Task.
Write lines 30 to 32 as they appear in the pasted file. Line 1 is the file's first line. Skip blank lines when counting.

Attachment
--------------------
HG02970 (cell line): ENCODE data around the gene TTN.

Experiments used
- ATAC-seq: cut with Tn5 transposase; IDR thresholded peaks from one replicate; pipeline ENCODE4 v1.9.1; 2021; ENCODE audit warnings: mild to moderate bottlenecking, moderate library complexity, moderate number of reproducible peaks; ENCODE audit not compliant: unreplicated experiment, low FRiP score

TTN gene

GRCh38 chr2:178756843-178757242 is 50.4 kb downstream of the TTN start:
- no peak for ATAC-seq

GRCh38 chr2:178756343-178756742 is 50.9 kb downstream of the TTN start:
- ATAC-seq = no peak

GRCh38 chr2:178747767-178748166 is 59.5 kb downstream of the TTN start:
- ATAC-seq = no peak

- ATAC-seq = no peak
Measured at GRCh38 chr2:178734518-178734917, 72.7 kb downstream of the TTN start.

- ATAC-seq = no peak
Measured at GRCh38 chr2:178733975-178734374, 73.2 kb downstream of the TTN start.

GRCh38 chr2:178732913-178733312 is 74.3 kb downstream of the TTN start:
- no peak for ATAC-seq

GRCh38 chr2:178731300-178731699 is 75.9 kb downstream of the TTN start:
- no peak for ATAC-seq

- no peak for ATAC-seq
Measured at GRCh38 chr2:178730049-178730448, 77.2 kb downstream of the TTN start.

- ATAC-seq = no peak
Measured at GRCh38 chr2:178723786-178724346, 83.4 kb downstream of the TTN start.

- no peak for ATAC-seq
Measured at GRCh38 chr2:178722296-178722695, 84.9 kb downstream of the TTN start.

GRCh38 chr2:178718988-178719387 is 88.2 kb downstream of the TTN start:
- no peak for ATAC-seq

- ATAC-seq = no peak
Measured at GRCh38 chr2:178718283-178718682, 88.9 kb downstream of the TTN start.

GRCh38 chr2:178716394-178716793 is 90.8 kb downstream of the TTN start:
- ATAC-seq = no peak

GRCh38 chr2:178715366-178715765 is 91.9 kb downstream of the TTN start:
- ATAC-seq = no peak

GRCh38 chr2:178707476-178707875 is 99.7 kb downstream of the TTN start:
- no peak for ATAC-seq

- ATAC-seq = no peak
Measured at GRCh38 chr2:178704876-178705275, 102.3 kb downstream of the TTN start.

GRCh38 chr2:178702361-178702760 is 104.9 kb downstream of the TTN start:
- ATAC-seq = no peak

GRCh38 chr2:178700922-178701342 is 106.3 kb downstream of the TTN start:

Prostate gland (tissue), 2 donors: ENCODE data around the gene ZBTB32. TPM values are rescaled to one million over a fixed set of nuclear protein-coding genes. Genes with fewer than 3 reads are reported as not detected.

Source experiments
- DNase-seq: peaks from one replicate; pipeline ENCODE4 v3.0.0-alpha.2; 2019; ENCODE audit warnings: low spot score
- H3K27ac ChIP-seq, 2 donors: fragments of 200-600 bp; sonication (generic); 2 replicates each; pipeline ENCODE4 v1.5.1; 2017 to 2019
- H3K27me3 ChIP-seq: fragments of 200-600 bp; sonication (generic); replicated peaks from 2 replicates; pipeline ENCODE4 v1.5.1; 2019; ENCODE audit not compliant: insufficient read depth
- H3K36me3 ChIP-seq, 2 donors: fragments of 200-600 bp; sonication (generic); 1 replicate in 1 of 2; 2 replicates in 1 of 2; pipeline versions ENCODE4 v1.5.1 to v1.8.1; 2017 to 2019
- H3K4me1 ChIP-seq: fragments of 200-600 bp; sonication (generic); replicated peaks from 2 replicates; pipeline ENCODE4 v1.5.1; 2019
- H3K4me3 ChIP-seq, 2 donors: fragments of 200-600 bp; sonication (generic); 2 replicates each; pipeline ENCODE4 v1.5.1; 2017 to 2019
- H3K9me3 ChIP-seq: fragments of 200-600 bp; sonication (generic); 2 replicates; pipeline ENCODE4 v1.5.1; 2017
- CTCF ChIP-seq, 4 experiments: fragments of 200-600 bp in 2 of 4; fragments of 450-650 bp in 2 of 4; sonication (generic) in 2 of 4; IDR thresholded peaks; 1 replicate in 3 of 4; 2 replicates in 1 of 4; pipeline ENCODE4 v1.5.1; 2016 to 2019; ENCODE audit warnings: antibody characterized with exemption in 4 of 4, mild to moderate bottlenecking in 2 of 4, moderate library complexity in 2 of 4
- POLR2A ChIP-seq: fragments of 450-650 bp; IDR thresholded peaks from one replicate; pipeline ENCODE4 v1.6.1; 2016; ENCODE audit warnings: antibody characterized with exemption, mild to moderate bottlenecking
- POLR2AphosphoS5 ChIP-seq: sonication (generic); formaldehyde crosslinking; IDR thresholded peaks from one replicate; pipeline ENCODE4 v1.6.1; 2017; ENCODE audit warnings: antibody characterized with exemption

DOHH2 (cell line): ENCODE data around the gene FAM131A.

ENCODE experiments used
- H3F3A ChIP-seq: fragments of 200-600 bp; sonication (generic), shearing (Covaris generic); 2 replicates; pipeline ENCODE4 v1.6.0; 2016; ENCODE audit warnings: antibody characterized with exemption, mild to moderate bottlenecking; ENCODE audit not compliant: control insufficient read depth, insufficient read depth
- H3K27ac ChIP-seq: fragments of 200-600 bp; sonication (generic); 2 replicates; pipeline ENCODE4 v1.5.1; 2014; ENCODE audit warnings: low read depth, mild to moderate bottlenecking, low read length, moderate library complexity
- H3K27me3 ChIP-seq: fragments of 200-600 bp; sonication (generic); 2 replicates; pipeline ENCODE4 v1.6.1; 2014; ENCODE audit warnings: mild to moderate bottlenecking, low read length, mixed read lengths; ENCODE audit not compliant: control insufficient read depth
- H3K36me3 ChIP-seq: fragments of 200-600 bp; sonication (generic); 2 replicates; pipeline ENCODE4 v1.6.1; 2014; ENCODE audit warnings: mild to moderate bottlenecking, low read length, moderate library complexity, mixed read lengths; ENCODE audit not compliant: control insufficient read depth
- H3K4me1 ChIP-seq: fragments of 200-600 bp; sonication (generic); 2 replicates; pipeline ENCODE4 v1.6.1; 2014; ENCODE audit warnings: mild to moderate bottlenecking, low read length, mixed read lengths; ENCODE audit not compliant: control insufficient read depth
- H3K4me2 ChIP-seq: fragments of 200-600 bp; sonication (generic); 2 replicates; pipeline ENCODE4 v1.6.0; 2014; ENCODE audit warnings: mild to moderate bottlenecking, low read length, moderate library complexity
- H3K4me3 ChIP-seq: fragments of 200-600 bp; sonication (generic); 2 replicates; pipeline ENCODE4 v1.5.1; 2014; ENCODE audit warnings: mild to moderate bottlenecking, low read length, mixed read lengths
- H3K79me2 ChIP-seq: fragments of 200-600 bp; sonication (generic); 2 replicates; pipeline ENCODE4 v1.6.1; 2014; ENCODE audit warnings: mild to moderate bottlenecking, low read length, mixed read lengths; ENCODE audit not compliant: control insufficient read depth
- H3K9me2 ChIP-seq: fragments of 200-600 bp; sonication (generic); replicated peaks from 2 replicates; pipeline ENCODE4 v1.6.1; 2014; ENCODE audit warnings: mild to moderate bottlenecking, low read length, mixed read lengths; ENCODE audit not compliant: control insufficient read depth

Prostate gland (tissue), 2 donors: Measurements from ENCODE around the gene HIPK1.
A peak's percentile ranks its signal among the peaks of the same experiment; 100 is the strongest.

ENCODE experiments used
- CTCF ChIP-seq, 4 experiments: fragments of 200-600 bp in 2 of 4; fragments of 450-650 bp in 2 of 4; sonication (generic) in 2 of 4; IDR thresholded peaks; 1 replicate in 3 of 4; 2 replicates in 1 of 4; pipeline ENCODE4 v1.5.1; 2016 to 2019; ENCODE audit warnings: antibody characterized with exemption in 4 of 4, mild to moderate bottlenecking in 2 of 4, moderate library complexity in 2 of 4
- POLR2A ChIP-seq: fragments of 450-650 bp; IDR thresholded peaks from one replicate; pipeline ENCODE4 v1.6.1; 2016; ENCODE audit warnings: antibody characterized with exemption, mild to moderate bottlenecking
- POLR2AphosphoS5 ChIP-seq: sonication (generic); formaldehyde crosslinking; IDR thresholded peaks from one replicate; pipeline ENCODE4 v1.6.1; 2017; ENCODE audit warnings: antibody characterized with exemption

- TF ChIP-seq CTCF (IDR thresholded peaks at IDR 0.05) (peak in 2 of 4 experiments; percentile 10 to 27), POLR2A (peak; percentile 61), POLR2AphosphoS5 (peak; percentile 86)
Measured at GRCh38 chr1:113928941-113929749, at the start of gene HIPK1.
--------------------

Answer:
- ATAC-seq = no peak

GRCh38 chr2:178715366-178715765 is 91.9 kb downstream of the TTN start:
- ATAC-seq = no peak